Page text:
Designer: U.F. Grant (possibly), with improvements by Jack Hughes
The Chair Suspension may have been invented by U.F. Grant. Grant’s version involved a long drape that hung over the board and could be flicked back slightly to show apparently nothing on the chair seat holding the board. Any chair could be used. Grant probably showed this method around 1940. It was not very deceptive (because of the long drape), so the modern chair version was developed. The modern version was invented by Jack Hughes. It’s an illusion where a person floats in midair, supported only by the back of a fold-up chair.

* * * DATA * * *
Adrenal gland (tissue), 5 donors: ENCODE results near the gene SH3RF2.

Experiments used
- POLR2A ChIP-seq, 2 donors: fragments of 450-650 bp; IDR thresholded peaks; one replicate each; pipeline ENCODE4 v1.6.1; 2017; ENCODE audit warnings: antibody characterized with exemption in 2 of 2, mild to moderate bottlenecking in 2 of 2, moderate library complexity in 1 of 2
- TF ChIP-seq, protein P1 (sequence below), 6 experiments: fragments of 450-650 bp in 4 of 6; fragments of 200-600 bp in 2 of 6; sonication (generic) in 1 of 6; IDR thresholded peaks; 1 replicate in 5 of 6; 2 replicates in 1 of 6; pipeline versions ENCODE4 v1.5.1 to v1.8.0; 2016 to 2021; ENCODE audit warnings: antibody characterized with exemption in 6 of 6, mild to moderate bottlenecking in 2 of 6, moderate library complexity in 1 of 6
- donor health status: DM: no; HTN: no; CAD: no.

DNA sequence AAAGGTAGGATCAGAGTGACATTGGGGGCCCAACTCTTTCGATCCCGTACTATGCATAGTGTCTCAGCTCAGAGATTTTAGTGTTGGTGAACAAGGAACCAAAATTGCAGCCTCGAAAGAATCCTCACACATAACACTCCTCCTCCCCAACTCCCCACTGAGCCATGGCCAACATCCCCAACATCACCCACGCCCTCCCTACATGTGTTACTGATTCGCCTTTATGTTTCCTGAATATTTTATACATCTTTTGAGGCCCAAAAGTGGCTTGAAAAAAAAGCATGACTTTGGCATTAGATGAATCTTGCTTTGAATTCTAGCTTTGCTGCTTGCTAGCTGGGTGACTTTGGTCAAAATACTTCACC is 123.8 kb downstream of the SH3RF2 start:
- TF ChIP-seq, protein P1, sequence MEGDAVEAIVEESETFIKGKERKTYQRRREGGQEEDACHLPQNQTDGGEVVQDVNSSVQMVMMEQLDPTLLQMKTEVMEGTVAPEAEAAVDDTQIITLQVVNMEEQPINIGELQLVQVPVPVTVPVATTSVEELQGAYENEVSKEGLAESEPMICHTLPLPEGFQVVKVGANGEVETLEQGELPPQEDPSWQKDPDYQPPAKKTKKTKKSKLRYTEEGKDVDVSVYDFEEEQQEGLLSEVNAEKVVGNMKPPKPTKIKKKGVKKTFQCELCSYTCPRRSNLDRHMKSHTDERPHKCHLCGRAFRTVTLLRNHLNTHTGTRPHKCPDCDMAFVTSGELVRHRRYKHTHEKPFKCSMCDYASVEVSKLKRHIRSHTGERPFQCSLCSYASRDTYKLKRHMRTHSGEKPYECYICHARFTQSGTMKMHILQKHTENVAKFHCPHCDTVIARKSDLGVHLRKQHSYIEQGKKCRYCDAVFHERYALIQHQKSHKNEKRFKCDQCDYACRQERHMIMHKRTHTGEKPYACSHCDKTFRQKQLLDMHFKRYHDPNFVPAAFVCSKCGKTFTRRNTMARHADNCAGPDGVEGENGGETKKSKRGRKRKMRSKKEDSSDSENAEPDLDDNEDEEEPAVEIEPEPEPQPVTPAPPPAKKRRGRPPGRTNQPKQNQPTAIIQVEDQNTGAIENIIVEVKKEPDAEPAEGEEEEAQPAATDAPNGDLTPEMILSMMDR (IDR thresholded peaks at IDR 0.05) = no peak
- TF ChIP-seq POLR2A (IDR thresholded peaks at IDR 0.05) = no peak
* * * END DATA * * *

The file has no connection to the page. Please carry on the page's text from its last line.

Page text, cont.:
A magician places two folding chairs facing each other. He then places a board across the top, bridging the two chairs. An assistant lies on top of the board, and the magician wraps them in cloth. He then removes one chair, leaving the board and the person suspended in the air supported only by the remaining chair. The magician finally removes the board itself, leaving the person suspended.
Photo Credit: Mak Magic (formerly UF Grant) – Shows modern version